(Bloomberg) -- Spanish house prices posted their biggest annual increase since the boom period before the global financial crisis, after a surge in demand from buyers rushing to avoid paying higher interest rates.

Prices jumped 9% in January from a year earlier, according to a monthly index compiled by Fotocasa, a real estate website. That was the sharpest rise since September 2006. The most expensive city was San Sebastian in the Basque region, followed by Barcelona and the capital, Madrid. 

“We had never detected such a large price increase in such a short period of time,” said María Matos, a spokesperson for Fotocasa. “This increase brings us back to 2006 levels, prior to the real estate bubble when the cost of housing suffered a great increase.”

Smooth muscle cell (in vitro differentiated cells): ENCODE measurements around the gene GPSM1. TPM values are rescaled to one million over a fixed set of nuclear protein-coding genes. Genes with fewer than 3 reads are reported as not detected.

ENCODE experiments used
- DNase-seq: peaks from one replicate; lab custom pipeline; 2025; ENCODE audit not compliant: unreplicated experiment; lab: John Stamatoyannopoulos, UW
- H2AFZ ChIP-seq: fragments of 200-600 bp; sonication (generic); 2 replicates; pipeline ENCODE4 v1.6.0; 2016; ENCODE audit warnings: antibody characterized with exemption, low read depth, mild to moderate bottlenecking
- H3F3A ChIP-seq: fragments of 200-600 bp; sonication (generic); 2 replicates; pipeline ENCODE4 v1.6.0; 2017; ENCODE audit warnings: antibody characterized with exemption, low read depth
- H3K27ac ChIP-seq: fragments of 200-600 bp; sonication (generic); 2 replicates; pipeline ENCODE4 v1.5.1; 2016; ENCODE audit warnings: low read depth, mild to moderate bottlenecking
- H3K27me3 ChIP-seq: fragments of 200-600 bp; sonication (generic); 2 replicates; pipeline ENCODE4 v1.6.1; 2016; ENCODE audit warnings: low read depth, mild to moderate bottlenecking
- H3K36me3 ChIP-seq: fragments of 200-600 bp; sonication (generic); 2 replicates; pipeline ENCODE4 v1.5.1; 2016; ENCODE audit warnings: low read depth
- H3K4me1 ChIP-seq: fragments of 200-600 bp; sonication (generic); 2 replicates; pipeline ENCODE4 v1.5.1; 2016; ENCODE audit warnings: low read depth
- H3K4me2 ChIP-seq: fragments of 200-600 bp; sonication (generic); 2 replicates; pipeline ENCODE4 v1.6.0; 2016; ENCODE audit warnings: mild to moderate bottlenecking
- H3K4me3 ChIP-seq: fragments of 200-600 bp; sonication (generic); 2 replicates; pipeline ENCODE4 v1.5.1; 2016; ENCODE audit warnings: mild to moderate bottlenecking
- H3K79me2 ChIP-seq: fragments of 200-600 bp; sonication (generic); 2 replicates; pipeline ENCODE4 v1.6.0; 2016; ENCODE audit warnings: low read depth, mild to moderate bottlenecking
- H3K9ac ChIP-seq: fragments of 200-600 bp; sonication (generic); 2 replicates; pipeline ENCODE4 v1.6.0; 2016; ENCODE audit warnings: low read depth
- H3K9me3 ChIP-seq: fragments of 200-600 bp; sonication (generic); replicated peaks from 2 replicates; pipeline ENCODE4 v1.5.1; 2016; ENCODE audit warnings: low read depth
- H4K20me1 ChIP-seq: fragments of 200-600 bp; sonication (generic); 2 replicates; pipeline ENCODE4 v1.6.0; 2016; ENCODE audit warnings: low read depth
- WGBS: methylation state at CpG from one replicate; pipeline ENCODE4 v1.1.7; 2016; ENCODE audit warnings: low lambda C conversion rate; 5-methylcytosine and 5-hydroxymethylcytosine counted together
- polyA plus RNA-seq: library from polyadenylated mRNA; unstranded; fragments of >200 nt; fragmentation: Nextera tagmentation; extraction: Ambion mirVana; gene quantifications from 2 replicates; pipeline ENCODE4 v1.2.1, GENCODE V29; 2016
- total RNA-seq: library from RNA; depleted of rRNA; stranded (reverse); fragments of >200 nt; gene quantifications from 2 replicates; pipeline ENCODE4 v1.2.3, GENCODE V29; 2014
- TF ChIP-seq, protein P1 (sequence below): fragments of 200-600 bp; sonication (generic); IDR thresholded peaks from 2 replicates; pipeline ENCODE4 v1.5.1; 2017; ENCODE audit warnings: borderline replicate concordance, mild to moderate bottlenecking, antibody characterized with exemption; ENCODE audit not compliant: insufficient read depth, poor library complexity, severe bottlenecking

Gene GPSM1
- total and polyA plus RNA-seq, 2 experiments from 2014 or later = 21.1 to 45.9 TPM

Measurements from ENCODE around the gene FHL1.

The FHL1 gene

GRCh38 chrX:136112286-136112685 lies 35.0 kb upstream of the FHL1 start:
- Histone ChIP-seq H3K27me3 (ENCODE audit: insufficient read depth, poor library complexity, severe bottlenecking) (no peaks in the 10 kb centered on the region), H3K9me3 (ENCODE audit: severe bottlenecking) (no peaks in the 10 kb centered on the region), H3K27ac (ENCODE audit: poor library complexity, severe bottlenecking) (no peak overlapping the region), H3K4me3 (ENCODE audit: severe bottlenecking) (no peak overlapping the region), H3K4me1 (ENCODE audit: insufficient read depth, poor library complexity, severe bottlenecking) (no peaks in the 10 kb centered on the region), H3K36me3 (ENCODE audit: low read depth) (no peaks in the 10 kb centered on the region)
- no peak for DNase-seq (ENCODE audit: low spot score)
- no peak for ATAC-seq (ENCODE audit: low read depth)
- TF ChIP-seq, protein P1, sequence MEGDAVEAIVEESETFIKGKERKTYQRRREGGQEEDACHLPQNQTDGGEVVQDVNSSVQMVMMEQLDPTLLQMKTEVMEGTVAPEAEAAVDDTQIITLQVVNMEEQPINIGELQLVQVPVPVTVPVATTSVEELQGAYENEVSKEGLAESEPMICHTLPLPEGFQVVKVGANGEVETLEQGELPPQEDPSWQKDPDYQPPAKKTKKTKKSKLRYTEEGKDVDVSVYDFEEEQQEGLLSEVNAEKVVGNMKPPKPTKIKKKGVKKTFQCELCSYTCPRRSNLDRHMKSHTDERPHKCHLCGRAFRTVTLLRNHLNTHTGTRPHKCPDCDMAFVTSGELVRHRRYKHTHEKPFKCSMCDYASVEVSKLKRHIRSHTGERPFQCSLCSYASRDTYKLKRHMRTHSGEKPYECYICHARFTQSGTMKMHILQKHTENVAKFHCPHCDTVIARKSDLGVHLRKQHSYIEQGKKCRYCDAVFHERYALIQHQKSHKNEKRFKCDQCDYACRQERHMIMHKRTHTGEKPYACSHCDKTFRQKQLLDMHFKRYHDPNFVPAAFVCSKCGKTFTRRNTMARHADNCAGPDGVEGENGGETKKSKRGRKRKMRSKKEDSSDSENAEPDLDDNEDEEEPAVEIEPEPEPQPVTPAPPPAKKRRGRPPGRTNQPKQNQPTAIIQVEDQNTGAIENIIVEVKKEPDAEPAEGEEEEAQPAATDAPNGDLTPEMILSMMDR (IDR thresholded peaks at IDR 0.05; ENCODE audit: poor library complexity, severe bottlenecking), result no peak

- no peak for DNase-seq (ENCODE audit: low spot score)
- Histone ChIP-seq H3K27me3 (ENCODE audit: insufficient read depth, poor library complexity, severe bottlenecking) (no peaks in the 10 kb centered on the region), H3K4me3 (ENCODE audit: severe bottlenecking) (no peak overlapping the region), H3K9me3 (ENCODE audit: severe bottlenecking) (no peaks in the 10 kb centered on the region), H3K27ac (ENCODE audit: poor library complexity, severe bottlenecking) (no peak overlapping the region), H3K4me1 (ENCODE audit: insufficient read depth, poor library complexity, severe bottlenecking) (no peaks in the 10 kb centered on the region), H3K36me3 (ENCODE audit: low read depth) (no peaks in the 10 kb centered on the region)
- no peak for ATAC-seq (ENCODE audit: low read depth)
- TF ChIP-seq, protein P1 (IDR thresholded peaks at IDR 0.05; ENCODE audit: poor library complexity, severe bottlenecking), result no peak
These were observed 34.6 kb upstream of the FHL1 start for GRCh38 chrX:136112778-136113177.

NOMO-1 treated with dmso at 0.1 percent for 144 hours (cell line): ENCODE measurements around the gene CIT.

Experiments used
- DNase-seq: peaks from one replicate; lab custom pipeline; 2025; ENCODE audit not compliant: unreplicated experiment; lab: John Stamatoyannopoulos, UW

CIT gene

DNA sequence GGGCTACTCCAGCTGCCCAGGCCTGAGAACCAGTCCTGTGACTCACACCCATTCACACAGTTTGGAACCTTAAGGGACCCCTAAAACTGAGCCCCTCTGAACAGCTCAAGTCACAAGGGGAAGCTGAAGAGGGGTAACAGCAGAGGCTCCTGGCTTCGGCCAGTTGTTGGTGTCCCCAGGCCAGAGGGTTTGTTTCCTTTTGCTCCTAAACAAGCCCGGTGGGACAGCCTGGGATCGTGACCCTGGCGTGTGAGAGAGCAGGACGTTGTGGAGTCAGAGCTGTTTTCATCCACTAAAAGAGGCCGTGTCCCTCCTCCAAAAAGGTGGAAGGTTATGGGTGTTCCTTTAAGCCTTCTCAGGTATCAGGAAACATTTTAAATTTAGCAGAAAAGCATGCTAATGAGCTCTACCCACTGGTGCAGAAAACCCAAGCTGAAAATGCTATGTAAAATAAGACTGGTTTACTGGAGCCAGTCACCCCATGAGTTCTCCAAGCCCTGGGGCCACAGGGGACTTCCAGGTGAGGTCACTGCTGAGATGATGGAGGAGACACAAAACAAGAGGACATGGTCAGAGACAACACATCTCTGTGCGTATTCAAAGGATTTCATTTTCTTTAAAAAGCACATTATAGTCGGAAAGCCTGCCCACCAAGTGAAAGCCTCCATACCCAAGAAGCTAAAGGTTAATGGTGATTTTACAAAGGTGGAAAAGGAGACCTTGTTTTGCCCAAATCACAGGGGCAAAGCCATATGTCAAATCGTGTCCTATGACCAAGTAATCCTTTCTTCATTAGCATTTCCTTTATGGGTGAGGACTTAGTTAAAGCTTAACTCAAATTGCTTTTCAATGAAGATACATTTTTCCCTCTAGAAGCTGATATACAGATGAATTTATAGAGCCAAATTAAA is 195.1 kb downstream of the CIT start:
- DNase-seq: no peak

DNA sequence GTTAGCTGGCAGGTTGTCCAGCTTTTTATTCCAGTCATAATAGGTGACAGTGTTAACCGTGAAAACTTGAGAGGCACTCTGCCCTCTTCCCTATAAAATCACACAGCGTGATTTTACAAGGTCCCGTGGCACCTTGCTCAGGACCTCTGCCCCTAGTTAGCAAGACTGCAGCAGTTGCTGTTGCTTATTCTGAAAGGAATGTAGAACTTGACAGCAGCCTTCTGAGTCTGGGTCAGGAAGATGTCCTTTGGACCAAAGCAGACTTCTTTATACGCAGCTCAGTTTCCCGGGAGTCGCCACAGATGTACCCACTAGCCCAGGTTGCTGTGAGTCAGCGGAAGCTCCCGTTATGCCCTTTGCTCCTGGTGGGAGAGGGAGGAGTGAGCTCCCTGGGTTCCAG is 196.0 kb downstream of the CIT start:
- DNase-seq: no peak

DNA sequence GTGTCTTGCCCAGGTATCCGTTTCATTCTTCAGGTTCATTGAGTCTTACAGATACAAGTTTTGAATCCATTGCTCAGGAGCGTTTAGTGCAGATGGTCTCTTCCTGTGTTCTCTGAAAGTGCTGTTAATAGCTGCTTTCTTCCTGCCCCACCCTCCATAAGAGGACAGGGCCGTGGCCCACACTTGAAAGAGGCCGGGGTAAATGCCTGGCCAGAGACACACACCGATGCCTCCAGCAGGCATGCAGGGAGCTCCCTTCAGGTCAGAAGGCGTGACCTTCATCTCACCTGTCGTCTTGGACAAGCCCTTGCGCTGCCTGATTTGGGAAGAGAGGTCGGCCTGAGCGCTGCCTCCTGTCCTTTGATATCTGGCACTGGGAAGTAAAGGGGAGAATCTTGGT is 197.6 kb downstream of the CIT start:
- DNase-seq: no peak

Much of the jump comes down to financing. The Spanish mortgage market has among the highest proportions of variable-rate loans compared with fixed-rate debt in Europe. With borrowing becoming costlier, potential buyers are rushing to find houses while they can afford it just as supply of new builds has diminished due to higher costs and labor shortages. 

Spanish prices also tend to be impacted by foreign demand for coastal properties. In January, the region with the biggest increase was the Balearic Islands, rising 16.5%. In the Madrid region, by comparison, prices were up 9%. 

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